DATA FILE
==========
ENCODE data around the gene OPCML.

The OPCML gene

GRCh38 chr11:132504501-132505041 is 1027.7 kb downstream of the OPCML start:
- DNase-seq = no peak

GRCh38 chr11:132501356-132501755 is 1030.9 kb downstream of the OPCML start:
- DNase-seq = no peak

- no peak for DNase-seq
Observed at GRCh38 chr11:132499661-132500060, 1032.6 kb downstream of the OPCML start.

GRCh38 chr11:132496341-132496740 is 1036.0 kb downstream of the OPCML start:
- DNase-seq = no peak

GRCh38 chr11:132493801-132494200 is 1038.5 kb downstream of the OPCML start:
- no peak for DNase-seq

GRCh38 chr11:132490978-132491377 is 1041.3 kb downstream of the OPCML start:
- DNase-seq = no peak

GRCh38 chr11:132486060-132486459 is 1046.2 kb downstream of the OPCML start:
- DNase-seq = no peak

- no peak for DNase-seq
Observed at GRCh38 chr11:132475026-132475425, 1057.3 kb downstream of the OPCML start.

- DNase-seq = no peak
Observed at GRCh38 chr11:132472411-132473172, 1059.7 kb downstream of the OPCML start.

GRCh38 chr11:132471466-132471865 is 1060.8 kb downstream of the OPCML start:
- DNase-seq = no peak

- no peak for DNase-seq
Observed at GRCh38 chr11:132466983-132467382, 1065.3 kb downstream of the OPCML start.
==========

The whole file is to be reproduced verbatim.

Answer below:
ENCODE data around the gene OPCML.

The OPCML gene

GRCh38 chr11:132504501-132505041 is 1027.7 kb downstream of the OPCML start:
- DNase-seq = no peak

GRCh38 chr11:132501356-132501755 is 1030.9 kb downstream of the OPCML start:
- DNase-seq = no peak

- no peak for DNase-seq
Observed at GRCh38 chr11:132499661-132500060, 1032.6 kb downstream of the OPCML start.

GRCh38 chr11:132496341-132496740 is 1036.0 kb downstream of the OPCML start:
- DNase-seq = no peak

GRCh38 chr11:132493801-132494200 is 1038.5 kb downstream of the OPCML start:
- no peak for DNase-seq

GRCh38 chr11:132490978-132491377 is 1041.3 kb downstream of the OPCML start:
- DNase-seq = no peak

GRCh38 chr11:132486060-132486459 is 1046.2 kb downstream of the OPCML start:
- DNase-seq = no peak

- no peak for DNase-seq
Observed at GRCh38 chr11:132475026-132475425, 1057.3 kb downstream of the OPCML start.

- DNase-seq = no peak
Observed at GRCh38 chr11:132472411-132473172, 1059.7 kb downstream of the OPCML start.

GRCh38 chr11:132471466-132471865 is 1060.8 kb downstream of the OPCML start:
- DNase-seq = no peak

- no peak for DNase-seq
Observed at GRCh38 chr11:132466983-132467382, 1065.3 kb downstream of the OPCML start.